London: Former England forward Michael Owen on Thursday asked the present outfit to be fearless in the upcoming Euro 2016.
The Roy Hodgson-coached side will kick-start their campaign against Russia on June 11 before taking on Wales and Slovakia.
“Forget who’s going to cost us,” Owen was quoted as saying by the BBC.
“There’s almost a fear of being ‘the one’ — and that then turns into a selfish attitude. You can’t be expressive, you can’t be creative.”
Explaining, the 36-year-old said, “There will be one person that everyone’s going to gang up on – the press, the media, whatever – but you’ve got to be bigger than that, not bothered about that and actually just do what’s best for the team.”
“There’s been a fear over the years because we all see someone missing a penalty or someone getting sent off and costing the team. The whole country then almost gangs up on that player,” he added.
“There’s a fear amongst the squad — or there certainly was in my time — whereby you just didn’t want to be that person everybody castigates, gets vilified, and you’re the one that misses a penalty and they make a pizza advert about you.”
Former defender Gareth Southgate did an advertisement for Pizza Hut after England’s exit from 1996 Euro, where they lost to eventual winners Germany in the semi-finals.
Southgate was the only player to miss a penalty at Wembley in that game after it ended 1-1.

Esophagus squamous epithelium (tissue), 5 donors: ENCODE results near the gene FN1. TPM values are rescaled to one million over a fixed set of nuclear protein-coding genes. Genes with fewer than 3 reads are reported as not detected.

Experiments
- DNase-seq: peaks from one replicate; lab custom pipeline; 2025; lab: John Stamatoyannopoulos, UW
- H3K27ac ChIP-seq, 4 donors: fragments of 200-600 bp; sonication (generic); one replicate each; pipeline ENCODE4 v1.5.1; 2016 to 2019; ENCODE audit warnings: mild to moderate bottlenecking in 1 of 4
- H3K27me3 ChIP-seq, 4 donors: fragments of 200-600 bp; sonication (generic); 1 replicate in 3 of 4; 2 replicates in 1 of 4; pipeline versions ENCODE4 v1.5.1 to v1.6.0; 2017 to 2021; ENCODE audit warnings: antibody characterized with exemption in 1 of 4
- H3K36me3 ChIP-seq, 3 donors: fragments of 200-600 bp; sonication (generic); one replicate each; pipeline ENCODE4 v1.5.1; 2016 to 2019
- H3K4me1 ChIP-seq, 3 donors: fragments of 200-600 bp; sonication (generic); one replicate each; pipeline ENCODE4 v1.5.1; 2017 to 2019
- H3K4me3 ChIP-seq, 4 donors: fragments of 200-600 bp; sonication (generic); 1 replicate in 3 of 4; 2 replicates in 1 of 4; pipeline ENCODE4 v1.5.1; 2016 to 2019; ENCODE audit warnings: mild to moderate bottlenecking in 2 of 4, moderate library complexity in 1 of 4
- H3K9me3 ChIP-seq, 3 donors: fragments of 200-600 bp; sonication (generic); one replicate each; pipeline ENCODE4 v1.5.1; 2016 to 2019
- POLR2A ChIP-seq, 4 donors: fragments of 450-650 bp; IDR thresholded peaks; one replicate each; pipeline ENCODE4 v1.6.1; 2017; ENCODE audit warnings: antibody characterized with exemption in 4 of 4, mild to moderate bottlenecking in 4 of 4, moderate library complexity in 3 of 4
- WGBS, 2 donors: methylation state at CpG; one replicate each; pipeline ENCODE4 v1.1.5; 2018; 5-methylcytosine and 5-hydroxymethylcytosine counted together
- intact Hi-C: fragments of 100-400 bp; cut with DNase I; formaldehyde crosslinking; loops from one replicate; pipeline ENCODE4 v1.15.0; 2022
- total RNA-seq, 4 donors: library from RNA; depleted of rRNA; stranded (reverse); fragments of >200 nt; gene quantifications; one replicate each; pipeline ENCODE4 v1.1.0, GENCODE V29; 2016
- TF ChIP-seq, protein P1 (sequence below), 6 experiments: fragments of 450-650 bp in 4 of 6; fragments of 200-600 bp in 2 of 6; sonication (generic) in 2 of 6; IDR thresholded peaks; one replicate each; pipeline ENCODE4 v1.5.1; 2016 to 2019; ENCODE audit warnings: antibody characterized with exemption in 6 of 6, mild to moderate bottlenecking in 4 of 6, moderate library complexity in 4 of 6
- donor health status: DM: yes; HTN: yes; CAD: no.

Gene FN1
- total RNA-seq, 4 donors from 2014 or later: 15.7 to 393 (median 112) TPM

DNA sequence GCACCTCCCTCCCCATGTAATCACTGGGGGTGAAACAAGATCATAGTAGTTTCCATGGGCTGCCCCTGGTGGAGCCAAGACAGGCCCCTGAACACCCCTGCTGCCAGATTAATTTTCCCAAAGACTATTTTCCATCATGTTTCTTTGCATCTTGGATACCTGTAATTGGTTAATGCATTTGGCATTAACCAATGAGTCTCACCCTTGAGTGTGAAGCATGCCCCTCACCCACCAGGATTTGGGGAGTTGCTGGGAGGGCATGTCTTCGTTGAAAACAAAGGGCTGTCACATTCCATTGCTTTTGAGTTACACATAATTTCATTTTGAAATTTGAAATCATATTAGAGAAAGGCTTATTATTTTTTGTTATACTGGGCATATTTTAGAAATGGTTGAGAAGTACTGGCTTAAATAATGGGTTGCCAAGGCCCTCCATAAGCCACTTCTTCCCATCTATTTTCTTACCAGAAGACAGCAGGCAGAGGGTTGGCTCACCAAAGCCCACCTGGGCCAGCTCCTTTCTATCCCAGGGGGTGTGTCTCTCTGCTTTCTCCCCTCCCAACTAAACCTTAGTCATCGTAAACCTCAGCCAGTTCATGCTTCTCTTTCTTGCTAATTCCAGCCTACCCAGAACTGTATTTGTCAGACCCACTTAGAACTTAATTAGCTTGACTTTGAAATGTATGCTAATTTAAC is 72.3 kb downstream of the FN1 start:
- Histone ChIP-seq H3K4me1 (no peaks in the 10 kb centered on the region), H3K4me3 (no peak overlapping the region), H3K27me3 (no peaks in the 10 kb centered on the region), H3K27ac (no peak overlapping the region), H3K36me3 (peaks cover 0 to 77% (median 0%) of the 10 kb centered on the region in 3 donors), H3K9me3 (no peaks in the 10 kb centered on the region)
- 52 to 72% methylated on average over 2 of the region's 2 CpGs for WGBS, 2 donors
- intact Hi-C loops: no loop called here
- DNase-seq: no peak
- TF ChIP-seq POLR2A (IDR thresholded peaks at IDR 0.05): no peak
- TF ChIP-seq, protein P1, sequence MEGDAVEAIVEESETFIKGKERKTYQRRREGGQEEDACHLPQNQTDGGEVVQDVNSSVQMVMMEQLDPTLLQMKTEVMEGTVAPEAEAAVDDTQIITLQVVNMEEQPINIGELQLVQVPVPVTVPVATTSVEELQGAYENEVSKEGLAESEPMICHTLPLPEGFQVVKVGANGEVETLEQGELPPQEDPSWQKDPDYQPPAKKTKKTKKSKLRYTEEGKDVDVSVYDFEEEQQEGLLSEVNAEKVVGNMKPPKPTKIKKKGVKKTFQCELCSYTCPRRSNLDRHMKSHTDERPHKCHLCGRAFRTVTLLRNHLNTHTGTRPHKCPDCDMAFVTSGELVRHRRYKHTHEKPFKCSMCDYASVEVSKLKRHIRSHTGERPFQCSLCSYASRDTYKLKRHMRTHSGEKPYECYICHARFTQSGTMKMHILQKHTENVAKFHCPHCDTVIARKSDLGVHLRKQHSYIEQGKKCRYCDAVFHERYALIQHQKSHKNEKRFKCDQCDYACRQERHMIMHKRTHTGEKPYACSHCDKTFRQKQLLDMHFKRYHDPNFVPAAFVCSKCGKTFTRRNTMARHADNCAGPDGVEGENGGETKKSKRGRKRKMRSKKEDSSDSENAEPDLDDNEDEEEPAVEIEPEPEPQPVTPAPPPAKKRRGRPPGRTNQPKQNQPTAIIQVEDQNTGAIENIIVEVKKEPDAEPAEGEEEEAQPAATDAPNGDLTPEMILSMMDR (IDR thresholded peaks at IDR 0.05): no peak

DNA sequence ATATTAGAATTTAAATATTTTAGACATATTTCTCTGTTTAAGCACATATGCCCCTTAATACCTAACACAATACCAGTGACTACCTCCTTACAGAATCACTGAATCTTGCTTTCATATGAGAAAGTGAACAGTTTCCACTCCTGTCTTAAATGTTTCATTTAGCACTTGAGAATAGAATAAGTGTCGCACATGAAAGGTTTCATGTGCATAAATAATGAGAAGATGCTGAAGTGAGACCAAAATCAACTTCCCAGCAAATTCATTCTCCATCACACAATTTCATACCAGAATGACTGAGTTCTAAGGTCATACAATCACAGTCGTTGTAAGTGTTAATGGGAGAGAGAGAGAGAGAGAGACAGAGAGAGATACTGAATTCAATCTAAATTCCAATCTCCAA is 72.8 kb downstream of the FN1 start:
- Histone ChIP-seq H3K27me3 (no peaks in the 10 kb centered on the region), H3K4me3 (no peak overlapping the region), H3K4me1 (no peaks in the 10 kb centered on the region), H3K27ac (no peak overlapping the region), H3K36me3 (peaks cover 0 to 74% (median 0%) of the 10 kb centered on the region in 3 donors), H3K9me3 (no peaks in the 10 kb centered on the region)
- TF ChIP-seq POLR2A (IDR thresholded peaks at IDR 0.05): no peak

A surprise in the England squad has been Marcus Rashford. The 18-year-old made his debut for Manchester United in February but has enjoyed a meteoric rise since then.
Owen believes the youngster has the talent to do well in Euro but added it will be hard for him to escape the burden of expectation.
“The problem now is we’re living in a different day and age,” Owen said.
“Glenn Hoddle was the manager in 1998 and we were locked down, bolted down. We didn’t know about anything in newspapers and if mobile phones were invented I didn’t have one. We knew nothing. No-one was allowed to visit our hotel.
“Nowadays, someone like Rashford will be on his mobile phone in his room, reading all of social media, all the newspapers, all of what everybody is saying. He’s going to be aware of good, bad and indifferent,” he added.
I was oblivious to it all. It’s going to be very different for him, but it doesn’t matter. When you can do something really well, you don’t get nervous.”